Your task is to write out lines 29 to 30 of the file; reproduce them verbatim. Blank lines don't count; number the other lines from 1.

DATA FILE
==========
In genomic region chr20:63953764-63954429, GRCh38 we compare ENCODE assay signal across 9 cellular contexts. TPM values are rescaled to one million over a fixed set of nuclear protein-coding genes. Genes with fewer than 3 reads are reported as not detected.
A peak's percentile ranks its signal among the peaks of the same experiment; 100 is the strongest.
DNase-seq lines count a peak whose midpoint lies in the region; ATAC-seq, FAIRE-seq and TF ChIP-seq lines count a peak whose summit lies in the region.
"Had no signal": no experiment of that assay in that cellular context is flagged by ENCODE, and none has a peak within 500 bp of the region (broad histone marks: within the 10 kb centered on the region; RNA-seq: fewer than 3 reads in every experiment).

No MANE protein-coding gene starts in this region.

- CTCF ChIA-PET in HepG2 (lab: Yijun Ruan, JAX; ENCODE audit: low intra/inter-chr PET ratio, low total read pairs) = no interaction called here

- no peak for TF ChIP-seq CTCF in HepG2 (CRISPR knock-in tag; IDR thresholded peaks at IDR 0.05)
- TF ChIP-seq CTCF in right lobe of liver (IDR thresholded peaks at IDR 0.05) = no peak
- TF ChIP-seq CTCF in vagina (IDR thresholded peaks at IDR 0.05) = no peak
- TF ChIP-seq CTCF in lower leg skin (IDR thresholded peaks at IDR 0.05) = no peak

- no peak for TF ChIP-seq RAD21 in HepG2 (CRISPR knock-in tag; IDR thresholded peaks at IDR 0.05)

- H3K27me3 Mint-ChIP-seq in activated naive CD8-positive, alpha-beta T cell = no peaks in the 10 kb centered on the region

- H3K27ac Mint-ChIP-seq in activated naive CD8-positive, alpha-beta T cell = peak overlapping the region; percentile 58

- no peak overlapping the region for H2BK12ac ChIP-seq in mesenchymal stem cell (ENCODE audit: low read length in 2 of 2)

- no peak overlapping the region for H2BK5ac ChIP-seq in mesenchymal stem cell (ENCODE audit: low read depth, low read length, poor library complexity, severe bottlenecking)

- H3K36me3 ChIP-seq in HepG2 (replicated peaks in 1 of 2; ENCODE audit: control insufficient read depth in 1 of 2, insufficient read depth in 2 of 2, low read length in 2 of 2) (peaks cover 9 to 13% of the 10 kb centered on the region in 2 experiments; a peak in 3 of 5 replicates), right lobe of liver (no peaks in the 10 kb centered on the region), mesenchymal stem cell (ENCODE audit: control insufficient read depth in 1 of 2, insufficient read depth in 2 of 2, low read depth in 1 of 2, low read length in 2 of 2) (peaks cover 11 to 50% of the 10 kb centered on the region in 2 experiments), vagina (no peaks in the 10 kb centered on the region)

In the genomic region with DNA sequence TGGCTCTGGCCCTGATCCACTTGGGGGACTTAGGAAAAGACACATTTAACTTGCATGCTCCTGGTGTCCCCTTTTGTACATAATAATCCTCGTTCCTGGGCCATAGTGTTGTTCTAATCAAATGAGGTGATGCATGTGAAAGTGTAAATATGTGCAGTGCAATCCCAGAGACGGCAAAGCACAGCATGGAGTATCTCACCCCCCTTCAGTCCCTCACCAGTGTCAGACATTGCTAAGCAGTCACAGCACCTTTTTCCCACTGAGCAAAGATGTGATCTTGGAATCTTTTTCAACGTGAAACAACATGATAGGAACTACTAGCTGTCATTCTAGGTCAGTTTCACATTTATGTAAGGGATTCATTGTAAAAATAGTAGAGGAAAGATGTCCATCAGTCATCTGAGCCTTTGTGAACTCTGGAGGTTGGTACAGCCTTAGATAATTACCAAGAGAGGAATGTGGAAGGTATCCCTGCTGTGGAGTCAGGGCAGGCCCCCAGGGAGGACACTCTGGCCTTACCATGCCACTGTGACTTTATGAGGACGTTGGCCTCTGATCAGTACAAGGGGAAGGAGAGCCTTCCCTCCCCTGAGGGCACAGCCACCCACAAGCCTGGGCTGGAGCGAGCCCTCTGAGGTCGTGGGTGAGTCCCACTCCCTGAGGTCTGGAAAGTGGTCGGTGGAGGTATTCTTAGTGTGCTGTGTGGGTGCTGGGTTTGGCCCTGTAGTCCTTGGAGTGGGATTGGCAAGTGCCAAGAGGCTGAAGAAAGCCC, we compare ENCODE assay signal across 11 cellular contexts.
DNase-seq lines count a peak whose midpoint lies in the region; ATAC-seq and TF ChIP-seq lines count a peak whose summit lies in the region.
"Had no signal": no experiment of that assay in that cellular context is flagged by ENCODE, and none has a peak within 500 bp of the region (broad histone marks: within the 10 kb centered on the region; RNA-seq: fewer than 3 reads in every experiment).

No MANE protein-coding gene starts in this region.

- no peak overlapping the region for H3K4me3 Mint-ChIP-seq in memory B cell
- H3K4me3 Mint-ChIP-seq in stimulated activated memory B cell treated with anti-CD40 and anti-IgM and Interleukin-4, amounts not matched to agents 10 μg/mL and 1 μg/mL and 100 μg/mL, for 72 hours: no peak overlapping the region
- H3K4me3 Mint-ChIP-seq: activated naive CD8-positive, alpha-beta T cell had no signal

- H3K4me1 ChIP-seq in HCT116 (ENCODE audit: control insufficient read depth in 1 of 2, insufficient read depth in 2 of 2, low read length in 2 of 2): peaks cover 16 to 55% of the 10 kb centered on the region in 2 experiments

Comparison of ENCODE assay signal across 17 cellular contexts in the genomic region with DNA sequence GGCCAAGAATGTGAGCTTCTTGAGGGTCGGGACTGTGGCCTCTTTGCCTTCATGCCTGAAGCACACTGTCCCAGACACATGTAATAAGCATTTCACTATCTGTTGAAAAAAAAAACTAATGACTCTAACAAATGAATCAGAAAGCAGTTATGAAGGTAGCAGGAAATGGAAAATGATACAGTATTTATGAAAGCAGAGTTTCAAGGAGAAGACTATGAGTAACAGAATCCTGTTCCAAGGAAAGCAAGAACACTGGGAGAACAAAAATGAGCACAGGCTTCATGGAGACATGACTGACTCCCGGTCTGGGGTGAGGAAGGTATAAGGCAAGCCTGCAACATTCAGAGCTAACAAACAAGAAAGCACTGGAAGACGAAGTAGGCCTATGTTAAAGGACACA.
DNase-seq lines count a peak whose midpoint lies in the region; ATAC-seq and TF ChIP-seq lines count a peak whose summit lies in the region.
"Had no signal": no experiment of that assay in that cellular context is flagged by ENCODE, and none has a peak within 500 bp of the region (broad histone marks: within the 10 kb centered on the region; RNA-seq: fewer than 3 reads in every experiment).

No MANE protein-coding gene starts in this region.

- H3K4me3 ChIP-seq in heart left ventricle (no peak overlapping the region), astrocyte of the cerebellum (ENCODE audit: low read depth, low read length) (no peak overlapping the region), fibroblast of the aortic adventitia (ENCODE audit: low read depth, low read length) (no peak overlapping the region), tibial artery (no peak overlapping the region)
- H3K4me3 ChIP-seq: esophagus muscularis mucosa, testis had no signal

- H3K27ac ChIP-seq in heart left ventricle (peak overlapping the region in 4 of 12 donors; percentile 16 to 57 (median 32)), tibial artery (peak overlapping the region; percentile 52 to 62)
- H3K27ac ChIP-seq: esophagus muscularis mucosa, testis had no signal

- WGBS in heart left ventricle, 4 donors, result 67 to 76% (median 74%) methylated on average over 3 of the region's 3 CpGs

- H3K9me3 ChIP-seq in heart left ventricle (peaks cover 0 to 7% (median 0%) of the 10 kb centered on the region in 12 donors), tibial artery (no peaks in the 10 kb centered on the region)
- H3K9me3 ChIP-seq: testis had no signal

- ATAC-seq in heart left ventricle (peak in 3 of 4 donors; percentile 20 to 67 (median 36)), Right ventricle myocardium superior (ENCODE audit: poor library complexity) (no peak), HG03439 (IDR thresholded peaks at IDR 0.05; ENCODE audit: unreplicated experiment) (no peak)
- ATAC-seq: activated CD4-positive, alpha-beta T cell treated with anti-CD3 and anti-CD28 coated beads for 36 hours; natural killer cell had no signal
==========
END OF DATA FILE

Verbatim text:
- H3K4me3 ChIP-seq in heart left ventricle (no peak overlapping the region), astrocyte of the cerebellum (ENCODE audit: low read depth, low read length) (no peak overlapping the region), fibroblast of the aortic adventitia (ENCODE audit: low read depth, low read length) (no peak overlapping the region), tibial artery (no peak overlapping the region)
- H3K4me3 ChIP-seq: esophagus muscularis mucosa, testis had no signal